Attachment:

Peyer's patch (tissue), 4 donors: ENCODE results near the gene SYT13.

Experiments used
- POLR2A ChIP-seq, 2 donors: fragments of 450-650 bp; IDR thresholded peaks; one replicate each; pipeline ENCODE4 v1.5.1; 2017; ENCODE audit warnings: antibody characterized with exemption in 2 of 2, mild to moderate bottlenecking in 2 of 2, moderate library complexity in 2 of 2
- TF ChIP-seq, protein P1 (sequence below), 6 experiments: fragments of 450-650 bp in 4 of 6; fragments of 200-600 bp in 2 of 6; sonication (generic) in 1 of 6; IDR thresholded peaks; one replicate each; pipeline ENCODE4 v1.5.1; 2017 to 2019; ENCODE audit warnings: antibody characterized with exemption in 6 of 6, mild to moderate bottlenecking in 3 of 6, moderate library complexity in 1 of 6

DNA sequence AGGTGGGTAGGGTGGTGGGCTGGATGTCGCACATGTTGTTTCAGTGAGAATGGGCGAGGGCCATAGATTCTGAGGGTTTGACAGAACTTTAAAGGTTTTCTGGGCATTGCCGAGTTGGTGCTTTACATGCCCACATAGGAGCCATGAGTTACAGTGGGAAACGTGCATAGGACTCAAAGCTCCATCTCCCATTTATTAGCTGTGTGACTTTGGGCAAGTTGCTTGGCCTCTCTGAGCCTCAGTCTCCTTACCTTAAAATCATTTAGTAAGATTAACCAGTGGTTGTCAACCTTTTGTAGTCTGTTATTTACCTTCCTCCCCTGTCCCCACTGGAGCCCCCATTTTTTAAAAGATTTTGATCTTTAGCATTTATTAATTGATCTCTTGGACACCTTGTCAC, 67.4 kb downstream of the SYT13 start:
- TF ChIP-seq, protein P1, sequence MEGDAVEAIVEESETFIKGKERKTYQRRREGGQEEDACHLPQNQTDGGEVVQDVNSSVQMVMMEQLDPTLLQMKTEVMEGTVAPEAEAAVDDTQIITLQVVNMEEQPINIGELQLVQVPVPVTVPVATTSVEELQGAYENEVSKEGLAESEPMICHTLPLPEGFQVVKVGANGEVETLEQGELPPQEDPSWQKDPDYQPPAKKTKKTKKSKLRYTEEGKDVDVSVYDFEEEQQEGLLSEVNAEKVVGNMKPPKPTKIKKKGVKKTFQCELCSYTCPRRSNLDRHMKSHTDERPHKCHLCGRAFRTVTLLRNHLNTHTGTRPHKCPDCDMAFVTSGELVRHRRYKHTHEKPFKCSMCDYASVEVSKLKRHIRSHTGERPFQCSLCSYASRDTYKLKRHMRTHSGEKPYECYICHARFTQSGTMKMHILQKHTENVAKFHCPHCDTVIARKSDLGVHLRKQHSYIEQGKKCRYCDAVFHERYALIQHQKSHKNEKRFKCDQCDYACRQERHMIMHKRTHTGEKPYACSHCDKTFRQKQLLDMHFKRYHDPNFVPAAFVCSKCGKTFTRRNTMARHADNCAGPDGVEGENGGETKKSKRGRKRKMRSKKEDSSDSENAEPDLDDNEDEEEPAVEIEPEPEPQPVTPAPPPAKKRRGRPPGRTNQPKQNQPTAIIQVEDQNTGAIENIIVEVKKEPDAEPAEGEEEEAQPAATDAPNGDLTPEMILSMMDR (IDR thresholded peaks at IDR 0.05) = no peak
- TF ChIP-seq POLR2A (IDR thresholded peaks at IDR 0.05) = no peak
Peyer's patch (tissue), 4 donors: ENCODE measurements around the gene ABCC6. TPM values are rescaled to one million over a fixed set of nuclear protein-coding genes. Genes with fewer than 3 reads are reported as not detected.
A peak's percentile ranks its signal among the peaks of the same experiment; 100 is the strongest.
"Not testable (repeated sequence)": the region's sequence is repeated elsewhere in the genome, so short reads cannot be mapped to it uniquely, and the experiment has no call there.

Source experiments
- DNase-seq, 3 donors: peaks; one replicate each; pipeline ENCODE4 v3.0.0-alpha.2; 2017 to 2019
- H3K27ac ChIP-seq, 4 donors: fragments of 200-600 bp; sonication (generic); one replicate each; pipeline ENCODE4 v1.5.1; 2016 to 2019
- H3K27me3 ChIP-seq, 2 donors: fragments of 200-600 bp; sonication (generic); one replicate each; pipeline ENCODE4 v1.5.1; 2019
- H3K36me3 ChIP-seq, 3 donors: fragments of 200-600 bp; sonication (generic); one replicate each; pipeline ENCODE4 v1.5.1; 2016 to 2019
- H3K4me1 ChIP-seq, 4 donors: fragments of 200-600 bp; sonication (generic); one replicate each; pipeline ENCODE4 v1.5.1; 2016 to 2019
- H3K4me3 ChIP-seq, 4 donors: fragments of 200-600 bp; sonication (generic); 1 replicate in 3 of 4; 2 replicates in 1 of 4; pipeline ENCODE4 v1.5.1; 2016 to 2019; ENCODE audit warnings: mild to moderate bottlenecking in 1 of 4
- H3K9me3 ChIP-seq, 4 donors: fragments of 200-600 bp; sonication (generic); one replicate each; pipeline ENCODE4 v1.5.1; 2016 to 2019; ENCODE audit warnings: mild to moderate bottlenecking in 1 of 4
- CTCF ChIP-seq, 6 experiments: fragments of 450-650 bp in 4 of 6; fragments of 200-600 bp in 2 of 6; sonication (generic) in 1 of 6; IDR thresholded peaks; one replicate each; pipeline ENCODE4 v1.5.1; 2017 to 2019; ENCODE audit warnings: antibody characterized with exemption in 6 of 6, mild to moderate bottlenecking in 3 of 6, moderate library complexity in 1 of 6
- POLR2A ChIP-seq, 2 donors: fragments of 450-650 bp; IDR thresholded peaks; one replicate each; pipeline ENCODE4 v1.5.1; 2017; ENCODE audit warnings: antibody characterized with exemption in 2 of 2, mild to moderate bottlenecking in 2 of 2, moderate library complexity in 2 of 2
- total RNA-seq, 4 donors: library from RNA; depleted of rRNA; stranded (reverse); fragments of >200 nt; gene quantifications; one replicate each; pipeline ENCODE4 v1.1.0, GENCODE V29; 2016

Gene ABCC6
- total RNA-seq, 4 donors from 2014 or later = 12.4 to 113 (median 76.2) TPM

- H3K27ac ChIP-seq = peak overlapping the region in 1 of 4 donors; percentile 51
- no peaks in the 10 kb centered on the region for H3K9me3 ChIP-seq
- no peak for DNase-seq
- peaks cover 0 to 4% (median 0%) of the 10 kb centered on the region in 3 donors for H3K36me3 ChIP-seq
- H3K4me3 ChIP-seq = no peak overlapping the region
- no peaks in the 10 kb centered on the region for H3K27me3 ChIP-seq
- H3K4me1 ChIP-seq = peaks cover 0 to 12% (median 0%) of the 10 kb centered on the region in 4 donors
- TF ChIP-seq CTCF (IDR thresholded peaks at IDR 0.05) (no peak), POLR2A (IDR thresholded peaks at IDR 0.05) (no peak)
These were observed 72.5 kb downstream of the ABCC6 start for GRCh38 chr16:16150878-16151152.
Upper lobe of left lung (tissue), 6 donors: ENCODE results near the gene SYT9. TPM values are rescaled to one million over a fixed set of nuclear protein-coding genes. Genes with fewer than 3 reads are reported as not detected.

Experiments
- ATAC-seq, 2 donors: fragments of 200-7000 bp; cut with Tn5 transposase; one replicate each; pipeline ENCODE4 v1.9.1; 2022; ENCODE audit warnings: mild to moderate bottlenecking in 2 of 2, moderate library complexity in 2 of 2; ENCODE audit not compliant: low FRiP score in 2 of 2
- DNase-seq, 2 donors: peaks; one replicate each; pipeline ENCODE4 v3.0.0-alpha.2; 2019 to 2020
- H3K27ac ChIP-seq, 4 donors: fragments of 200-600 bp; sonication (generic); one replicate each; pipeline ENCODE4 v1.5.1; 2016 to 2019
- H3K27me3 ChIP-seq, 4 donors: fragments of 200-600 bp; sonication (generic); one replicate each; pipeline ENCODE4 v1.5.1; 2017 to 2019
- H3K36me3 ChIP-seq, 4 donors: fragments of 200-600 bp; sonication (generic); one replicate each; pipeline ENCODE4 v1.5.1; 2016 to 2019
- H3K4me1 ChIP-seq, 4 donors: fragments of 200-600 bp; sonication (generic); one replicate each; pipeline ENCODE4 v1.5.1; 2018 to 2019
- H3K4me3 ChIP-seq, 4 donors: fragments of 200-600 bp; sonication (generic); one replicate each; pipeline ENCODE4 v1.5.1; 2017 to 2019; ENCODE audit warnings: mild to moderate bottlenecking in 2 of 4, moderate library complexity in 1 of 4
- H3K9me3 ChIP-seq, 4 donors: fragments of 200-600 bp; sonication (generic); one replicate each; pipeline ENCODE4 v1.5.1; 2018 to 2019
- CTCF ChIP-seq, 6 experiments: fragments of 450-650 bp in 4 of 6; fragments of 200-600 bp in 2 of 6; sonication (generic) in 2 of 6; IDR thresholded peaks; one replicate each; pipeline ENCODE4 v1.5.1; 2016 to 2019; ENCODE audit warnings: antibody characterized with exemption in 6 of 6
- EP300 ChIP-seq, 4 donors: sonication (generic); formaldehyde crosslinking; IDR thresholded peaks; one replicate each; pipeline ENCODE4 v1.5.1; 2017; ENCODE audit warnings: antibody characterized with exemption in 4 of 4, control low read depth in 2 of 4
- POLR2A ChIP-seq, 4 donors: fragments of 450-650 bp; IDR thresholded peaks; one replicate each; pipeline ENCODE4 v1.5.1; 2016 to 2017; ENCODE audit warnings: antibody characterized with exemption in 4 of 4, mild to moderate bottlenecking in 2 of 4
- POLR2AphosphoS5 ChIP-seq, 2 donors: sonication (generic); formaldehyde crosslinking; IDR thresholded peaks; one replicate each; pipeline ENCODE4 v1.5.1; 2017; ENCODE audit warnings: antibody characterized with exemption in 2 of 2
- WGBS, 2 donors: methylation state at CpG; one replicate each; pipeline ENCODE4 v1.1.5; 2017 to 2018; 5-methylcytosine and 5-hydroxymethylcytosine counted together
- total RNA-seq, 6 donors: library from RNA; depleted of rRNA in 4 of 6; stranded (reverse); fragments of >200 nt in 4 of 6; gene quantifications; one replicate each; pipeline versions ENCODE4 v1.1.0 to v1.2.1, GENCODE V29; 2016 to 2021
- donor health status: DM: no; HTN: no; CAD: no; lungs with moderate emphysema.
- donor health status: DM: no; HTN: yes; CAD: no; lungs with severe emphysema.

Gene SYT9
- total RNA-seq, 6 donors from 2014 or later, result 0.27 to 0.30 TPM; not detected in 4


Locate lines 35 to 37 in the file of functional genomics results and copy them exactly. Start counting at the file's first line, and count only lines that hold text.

- ATAC-seq, 2 donors: fragments of 200-7000 bp; cut with Tn5 transposase; one replicate each; pipeline ENCODE4 v1.9.1; 2022; ENCODE audit warnings: mild to moderate bottlenecking in 2 of 2, moderate library complexity in 2 of 2; ENCODE audit not compliant: low FRiP score in 2 of 2
- DNase-seq, 2 donors: peaks; one replicate each; pipeline ENCODE4 v3.0.0-alpha.2; 2019 to 2020
- H3K27ac ChIP-seq, 4 donors: fragments of 200-600 bp; sonication (generic); one replicate each; pipeline ENCODE4 v1.5.1; 2016 to 2019